LONDON (Bloomberg) – OPEC and its allies held further discussions about changing the way they measure the impact of their production cuts, including proposals that would affect how quickly they hit their target, according to delegates from the group.
One option that OPEC and non-OPEC delegates discussed in Vienna on Monday is to continue measuring commercial oil inventories in developed economies against the five-year average, but without counting years of high stockpiles, the delegates said. Another option is to use a seven-year inventory average, they said. This would move their goal of reducing stockpiles to normal levels further from reach, potentially requiring a longer period of cuts to achieve it. Delegates also considered a period of more than seven years.
While the people said no final decision has been taken and the ultimate choice rests with ministers — who didn’t attend the Vienna meeting — the talks underscore the lingering uncertainty as the producers’ agreement enters a second year. They are going beyond their pledged cuts and crude has rallied above $60/bbl, but there are signs that Saudi Arabia would like to go further.
When OPEC, Russia and their allies struck a deal in 2016 to end the price slump and re-balance an oversupplied market, they set a target of bringing oil inventories held by members of the Organization of Economic Cooperation and Development back in line with the five-year average. After more than a year of supply curbs, they’ve made significant progress.
Stockpiles fell in February to around 44 MMbbl above that measure, down from a surplus of 293 MMbbl in January 2017, the first month of the cuts, said the people, who asked not to be identified because the meeting was private. Assuming current conditions remain the same, the delegates concluded that the market is on track to re-balance on the five-year measure in the second or third quarter.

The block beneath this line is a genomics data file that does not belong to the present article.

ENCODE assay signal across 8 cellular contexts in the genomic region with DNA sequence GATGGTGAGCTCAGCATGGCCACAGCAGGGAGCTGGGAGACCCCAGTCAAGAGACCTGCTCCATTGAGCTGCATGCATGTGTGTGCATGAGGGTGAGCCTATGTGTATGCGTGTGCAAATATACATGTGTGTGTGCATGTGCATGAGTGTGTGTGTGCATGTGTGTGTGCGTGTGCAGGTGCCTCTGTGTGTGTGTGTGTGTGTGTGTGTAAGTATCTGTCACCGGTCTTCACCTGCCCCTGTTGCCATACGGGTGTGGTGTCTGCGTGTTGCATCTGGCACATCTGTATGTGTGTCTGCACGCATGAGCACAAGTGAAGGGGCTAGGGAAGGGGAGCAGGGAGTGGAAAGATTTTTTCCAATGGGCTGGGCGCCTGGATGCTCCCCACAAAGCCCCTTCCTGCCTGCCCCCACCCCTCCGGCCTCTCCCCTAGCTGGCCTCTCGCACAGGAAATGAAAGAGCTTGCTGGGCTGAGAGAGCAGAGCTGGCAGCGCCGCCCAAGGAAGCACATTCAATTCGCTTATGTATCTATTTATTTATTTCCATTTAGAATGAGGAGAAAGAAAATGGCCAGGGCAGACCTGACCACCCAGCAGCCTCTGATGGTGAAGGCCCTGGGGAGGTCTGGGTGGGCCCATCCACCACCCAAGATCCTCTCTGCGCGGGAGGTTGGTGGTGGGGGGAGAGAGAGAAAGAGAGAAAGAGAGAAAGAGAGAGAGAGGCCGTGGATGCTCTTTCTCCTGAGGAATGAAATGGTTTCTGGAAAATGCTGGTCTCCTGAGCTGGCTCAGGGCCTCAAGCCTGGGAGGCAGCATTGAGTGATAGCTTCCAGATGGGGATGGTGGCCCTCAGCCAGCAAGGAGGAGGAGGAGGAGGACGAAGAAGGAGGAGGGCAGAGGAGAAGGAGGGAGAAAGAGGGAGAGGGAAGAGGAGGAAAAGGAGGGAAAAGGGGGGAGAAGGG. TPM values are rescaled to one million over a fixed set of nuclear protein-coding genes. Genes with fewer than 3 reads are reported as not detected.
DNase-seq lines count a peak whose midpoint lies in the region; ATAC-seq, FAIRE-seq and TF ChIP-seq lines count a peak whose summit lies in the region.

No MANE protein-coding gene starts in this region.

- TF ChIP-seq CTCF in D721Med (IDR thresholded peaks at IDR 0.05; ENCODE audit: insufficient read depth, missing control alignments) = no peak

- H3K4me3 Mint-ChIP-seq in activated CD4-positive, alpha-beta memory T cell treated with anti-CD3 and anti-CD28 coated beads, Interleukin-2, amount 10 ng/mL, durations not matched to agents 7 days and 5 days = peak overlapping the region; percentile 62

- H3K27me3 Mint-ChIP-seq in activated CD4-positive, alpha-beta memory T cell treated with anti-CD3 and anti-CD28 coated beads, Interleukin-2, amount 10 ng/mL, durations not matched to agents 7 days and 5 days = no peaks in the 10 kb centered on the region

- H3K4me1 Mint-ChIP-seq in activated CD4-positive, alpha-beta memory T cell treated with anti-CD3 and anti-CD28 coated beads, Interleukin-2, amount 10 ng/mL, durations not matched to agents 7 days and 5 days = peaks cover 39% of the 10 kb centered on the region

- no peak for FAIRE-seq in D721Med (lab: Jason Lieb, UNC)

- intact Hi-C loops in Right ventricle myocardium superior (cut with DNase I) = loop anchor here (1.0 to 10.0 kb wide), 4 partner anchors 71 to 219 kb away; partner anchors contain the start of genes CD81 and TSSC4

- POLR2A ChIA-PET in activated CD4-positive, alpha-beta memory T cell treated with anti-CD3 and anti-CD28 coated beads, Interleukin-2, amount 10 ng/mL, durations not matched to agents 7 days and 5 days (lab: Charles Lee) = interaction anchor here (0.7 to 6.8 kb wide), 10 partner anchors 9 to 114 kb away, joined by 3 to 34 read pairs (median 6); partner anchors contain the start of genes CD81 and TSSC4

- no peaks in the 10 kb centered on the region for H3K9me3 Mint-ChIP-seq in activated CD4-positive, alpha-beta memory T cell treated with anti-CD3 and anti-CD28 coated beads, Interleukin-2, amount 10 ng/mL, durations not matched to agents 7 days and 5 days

However, Saudi Arabia and Russia, the two biggest producers taking part in this deal, have both previously said the five-year average is flawed. Years of excessively high supplies mean that measure is itself higher than normal, while the patchy nature of data outside the OECD makes it difficult to get an accurate picture of the entire world market.
Monitoring global inventories, rather than just those in OECD countries, was another possibility under discussion, one person said. The Vienna talks didn’t settle on any single option, and the alternatives will be discussed again at the next meeting due to be held in April in Jeddah, Saudi Arabia, the people said.
If ministers eventually were to pick a different measure, their choice could reinforce the need to maintain supply curbs for the whole of this year — something Saudi Arabia supports — or perhaps signal that the group’s target has already been achieved, allowing cuts to be phased out.
Ministers from the OPEC and non-OPEC Joint Ministerial Monitoring Committee, which includes Saudi Arabia and Russia, will meet in Jeddah on April 15. Ministers from all 24 nations participating in the cuts agreement gather in Vienna on June 22. (By ANGELINA RASCOUET, JAVIER BLAS AND GRANT SMITH)